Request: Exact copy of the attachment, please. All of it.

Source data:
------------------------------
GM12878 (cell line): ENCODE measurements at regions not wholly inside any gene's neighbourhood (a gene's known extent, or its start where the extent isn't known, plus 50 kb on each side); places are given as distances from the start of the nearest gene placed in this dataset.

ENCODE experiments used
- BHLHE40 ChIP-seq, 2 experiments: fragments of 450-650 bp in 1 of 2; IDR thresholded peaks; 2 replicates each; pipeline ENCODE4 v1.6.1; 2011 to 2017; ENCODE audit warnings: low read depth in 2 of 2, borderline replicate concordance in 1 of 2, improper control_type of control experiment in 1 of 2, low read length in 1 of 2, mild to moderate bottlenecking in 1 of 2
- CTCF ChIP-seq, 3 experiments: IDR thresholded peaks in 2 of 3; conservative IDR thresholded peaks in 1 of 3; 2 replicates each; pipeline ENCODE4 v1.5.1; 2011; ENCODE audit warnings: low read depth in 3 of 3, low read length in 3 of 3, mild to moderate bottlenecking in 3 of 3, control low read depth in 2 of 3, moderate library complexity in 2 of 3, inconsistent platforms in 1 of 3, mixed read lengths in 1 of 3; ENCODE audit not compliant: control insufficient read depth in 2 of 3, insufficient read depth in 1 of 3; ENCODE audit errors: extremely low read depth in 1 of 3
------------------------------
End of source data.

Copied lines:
GM12878 (cell line): ENCODE measurements at regions not wholly inside any gene's neighbourhood (a gene's known extent, or its start where the extent isn't known, plus 50 kb on each side); places are given as distances from the start of the nearest gene placed in this dataset.

ENCODE experiments used
- BHLHE40 ChIP-seq, 2 experiments: fragments of 450-650 bp in 1 of 2; IDR thresholded peaks; 2 replicates each; pipeline ENCODE4 v1.6.1; 2011 to 2017; ENCODE audit warnings: low read depth in 2 of 2, borderline replicate concordance in 1 of 2, improper control_type of control experiment in 1 of 2, low read length in 1 of 2, mild to moderate bottlenecking in 1 of 2
- CTCF ChIP-seq, 3 experiments: IDR thresholded peaks in 2 of 3; conservative IDR thresholded peaks in 1 of 3; 2 replicates each; pipeline ENCODE4 v1.5.1; 2011; ENCODE audit warnings: low read depth in 3 of 3, low read length in 3 of 3, mild to moderate bottlenecking in 3 of 3, control low read depth in 2 of 3, moderate library complexity in 2 of 3, inconsistent platforms in 1 of 3, mixed read lengths in 1 of 3; ENCODE audit not compliant: control insufficient read depth in 2 of 3, insufficient read depth in 1 of 3; ENCODE audit errors: extremely low read depth in 1 of 3